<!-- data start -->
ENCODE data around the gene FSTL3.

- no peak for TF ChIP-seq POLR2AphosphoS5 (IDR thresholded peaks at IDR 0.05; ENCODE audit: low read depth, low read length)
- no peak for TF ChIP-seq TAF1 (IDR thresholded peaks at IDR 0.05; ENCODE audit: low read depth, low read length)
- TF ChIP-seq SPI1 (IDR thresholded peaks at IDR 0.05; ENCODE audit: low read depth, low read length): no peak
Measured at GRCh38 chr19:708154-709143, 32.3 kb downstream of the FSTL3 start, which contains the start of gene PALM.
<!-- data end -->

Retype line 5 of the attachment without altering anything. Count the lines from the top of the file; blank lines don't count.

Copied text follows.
Measured at GRCh38 chr19:708154-709143, 32.3 kb downstream of the FSTL3 start, which contains the start of gene PALM.